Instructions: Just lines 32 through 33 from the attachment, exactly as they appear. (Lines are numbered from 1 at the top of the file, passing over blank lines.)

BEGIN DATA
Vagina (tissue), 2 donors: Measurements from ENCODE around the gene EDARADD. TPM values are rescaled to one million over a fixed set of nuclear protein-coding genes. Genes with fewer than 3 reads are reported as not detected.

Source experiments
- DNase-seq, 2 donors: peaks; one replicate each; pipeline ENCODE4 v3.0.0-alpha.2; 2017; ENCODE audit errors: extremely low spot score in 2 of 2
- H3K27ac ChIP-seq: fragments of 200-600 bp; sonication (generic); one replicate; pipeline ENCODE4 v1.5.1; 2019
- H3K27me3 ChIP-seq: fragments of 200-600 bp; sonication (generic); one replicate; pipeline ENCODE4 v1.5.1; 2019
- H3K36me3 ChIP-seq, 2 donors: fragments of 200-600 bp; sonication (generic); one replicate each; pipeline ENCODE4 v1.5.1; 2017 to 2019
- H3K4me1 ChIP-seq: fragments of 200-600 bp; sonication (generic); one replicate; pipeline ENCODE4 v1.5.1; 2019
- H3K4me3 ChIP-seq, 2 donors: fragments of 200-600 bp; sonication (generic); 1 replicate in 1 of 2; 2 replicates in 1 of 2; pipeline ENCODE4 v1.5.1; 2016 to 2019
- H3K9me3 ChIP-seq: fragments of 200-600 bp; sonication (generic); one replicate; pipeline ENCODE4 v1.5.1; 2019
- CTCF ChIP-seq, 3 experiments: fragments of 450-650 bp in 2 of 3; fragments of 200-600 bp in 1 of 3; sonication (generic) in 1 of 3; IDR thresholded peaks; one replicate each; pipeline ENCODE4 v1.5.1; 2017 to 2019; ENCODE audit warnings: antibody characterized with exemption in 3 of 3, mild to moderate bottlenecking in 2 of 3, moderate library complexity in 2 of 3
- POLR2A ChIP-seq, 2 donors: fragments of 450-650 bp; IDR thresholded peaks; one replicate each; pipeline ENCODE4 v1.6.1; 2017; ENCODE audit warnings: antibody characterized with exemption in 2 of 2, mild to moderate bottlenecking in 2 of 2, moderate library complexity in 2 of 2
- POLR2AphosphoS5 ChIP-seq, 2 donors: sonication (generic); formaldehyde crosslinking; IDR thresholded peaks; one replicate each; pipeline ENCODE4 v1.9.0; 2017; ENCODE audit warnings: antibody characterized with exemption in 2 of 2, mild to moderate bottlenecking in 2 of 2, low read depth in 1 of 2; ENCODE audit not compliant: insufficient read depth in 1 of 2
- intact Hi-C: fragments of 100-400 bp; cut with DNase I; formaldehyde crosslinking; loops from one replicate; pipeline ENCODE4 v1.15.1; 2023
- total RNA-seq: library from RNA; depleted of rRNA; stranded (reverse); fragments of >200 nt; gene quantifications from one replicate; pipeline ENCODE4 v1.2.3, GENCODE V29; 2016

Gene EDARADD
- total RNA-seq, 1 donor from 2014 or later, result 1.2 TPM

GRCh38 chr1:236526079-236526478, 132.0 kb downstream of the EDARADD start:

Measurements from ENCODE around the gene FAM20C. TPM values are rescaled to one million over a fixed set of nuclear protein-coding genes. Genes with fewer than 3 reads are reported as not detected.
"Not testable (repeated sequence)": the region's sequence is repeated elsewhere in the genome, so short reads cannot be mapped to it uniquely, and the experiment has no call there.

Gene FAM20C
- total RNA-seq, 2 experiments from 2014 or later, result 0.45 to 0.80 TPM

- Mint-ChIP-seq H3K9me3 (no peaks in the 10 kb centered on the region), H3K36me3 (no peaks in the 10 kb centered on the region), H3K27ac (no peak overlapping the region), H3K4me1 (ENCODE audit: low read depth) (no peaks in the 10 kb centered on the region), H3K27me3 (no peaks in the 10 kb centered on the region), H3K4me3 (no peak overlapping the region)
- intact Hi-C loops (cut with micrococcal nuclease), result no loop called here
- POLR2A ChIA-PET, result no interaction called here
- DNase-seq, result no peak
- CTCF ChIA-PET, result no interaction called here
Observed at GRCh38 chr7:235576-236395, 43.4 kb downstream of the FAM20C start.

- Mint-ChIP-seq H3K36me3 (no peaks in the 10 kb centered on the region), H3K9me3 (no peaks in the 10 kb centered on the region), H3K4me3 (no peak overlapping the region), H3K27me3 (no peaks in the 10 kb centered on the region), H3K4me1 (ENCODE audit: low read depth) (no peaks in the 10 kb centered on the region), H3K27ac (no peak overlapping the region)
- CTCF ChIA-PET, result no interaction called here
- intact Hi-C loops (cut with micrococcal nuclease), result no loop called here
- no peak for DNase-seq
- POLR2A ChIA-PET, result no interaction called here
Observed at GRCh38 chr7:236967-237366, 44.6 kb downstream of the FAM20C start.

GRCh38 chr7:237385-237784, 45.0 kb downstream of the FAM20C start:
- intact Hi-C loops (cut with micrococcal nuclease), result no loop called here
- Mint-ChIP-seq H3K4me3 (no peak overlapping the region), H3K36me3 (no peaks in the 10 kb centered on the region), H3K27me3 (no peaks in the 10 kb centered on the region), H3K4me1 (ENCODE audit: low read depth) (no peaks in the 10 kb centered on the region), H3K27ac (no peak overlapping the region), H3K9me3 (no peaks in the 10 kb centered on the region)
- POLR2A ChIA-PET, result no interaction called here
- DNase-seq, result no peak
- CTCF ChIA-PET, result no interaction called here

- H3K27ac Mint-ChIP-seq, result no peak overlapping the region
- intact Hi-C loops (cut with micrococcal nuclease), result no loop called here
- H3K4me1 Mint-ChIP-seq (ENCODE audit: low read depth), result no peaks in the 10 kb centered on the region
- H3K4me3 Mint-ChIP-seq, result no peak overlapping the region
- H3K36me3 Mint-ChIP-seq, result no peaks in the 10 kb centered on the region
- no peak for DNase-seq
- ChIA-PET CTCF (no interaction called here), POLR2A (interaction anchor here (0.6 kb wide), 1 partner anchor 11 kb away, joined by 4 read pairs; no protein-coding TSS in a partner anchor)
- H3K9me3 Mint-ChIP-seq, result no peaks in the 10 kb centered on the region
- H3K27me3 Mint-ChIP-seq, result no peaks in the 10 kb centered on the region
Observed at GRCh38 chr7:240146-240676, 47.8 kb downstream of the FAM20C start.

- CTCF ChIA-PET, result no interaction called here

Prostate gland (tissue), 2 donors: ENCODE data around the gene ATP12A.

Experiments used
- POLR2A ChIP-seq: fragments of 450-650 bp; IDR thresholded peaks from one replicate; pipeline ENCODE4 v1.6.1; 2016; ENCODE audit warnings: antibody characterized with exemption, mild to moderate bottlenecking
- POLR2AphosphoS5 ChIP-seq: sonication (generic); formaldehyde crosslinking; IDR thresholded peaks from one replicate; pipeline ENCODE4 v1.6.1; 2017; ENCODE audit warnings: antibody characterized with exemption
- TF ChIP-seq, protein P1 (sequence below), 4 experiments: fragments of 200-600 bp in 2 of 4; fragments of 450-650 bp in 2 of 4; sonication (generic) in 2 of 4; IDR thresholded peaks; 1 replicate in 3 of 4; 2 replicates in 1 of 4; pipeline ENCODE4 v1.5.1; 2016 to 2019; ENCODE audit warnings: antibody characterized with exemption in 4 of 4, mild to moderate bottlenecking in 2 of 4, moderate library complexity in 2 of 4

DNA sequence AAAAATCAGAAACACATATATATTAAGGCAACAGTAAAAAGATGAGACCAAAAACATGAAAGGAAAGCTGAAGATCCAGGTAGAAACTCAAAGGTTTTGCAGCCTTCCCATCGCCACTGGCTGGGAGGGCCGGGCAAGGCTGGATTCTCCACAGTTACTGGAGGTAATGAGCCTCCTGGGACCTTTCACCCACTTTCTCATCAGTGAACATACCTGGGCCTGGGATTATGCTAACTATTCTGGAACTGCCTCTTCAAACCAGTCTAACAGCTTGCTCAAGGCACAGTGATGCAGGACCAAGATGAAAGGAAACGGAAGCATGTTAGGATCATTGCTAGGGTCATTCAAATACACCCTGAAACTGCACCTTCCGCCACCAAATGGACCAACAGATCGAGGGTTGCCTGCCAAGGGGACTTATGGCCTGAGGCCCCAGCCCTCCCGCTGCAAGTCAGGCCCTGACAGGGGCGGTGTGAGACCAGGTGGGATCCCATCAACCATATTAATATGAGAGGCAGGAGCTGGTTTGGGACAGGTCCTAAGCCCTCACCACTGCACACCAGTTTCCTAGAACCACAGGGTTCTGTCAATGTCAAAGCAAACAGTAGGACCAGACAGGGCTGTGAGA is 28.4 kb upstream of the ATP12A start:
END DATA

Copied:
- POLR2A ChIA-PET, result no interaction called here
Observed at GRCh38 chr7:236967-237366, 44.6 kb downstream of the FAM20C start.